208.5. The country has received various names. For from Plinius we learn that it was first named VMBRIA, for he confirms that the Vmbri were expelled from here by the Pelasgi, and after that it was called PELASGIA. These [in turn] were expelled by the Lydi, as the same Plinius as well as Trogus testify, after whose king Tyrrhenus it was [now] called TYRRHENIA, as Paterculus, Halicarnassæus, Strabo and Livius have left on record. Soon after that, because of their ceremony of sacrificing, it was called in the Greek language TVSCIA {1608/1612I only{now Toscane}1608/1612I only}. It was also called, as the same Halicarnassæus writes, RASENA, after a certain duke of the nation. In Myrsilus, if I am not mistaken, it is corruptly written [as] Razenua. Moreover, it was called COMARA and SALEVMBRONE, if we believe the unreliable {1595L, 1601L, 1603L, 1608/1612I, 1609/1612S/L & 1624LParergon/1641S only{Pseudo}1595L, 1601L, 1603L, 1608/1612I, 1609/1612S/L & 1624LParergon/1641S only}Berosus, Annius and other writers of a similarly deceptive nature.
208.6. The Phocenses, as Herodotus writes in Clio, once possessed it. The fragment of Antoninus near the river Arno mentions the Phocenses, and lake Phocensis. {not in 1602G{Halicarnassæus also, in his first book, says that the Siculi inhabited it before the arrival of the Pelasgi}not in 1602G}.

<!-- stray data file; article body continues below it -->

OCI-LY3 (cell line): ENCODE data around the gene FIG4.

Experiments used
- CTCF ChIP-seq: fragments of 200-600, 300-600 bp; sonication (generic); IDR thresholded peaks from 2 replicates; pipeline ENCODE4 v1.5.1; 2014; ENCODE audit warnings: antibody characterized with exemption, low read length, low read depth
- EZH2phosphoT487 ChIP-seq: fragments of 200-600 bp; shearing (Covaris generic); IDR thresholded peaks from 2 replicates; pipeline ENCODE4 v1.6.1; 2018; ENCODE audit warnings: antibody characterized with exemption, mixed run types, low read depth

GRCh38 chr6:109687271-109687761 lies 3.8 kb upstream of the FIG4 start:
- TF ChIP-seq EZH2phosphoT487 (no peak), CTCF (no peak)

208.7. {in 1595L only, the following text is put after § 13, in 1602G after § 10{The nature of the soil is very fertile for all manner of things, yes, particularly for vines, as Halicarnassæus has written. The large, excellent plains, divided into several [parts by] hilly areas and mountains, are well manured and very fruitful, as Diodorus testifies. It is very woody, provides good pasturage, and is well watered by many pleasant streams, as Plutarchus claims. Martianus {1608/1612I instead{Marlianus}1608/1612I instead} says that for the fertility of its soil, it was ever renowned and in high esteem, which fertility is of great significance for attracting people to indulge in pleasure and easy living. For they are, as the same Halicarnassæus writes, very refined in their apparel and dainty in their eating habits, {not in 1602G{both at home and in garrisons.